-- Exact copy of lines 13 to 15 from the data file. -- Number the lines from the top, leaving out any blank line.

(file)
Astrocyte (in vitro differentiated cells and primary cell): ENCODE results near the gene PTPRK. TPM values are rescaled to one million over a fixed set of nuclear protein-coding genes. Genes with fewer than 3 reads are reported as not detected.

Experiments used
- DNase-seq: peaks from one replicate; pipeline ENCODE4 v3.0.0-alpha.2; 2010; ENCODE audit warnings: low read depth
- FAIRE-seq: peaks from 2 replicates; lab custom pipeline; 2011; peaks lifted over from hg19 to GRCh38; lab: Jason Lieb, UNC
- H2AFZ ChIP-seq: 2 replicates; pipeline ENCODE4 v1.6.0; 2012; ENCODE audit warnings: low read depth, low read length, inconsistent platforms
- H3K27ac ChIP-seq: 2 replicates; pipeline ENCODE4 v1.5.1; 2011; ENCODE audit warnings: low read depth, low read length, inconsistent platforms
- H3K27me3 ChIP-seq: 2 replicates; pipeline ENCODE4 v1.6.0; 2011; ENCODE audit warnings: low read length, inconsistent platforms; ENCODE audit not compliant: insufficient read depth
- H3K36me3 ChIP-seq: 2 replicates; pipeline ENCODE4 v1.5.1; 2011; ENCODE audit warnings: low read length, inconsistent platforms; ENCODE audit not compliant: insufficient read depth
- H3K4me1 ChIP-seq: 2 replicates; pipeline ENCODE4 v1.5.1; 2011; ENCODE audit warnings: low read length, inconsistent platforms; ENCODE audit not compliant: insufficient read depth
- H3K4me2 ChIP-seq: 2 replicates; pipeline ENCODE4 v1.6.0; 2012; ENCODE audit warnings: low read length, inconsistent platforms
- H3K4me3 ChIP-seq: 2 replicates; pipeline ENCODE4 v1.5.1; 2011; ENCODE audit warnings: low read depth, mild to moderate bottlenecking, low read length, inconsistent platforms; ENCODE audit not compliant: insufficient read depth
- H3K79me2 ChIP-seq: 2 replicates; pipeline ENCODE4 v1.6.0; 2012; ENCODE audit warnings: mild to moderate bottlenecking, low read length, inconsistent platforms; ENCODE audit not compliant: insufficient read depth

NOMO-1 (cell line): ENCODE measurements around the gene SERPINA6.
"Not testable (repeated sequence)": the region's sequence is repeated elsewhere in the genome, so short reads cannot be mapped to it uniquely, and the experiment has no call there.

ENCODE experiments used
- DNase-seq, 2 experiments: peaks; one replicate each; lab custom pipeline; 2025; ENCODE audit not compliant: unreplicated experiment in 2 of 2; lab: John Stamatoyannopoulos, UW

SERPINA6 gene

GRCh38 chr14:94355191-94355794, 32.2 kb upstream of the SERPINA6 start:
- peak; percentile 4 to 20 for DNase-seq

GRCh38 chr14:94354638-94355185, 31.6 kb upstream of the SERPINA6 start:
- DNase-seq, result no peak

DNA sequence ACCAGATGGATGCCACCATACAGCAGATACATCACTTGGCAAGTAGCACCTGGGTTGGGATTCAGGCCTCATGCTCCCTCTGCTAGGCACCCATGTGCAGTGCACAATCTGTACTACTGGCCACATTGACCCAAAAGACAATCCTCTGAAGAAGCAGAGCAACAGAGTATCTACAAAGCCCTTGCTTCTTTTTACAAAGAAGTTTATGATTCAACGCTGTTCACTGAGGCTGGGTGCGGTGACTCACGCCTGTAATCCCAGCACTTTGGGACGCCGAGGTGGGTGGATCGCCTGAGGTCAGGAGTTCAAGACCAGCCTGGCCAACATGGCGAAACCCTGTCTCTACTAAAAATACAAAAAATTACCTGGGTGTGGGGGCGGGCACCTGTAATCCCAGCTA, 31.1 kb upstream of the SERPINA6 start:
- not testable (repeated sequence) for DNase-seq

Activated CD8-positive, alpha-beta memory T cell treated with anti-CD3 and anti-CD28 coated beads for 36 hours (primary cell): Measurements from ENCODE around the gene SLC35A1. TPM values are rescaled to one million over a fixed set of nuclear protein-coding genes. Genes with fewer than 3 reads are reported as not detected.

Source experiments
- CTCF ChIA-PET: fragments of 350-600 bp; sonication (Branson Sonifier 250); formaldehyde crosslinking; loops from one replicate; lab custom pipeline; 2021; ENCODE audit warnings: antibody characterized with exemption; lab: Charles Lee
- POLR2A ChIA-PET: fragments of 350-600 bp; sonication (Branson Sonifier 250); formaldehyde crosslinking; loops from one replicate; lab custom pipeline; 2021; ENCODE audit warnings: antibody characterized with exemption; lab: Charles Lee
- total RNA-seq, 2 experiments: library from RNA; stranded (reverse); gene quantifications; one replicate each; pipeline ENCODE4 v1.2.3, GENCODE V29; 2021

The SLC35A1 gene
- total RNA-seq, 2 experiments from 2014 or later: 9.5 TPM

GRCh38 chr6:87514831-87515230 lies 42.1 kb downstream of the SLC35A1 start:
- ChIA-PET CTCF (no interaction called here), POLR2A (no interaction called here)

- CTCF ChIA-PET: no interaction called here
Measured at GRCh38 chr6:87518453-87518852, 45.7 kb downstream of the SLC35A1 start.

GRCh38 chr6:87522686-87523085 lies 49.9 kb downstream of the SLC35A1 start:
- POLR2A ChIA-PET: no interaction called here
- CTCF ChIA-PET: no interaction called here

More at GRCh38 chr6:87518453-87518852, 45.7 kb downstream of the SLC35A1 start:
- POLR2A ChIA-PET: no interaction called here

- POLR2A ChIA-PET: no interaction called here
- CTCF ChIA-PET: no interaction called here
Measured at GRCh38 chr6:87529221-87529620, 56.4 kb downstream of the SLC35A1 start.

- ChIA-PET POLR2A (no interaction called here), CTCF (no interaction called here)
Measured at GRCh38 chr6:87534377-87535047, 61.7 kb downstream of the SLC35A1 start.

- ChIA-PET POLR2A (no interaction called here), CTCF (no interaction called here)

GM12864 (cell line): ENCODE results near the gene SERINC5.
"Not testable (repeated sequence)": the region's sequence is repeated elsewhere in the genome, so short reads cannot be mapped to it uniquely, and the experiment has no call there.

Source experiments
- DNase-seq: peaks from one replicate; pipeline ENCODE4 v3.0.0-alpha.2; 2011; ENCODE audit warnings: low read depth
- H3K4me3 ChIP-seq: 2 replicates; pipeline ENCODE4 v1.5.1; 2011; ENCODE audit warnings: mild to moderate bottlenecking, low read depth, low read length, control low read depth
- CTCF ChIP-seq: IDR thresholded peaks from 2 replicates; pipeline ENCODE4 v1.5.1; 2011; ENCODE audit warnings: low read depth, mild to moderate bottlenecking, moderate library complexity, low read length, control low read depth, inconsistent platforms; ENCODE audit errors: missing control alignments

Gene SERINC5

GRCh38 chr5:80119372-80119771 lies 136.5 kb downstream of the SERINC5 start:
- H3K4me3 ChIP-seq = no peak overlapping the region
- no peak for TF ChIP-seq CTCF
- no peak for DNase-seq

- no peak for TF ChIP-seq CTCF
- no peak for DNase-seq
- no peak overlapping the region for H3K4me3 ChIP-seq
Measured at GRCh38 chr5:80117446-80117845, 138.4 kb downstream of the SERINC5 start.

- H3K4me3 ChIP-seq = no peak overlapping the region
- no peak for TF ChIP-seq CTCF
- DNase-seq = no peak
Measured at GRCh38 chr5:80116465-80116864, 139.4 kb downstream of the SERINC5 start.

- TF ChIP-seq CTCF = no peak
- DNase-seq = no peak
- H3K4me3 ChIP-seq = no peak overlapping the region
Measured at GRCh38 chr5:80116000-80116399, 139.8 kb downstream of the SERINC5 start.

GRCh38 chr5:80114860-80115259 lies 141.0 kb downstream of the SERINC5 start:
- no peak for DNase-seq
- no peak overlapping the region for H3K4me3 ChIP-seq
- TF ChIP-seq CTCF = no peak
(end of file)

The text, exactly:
NOMO-1 (cell line): ENCODE measurements around the gene SERPINA6.
"Not testable (repeated sequence)": the region's sequence is repeated elsewhere in the genome, so short reads cannot be mapped to it uniquely, and the experiment has no call there.

ENCODE experiments used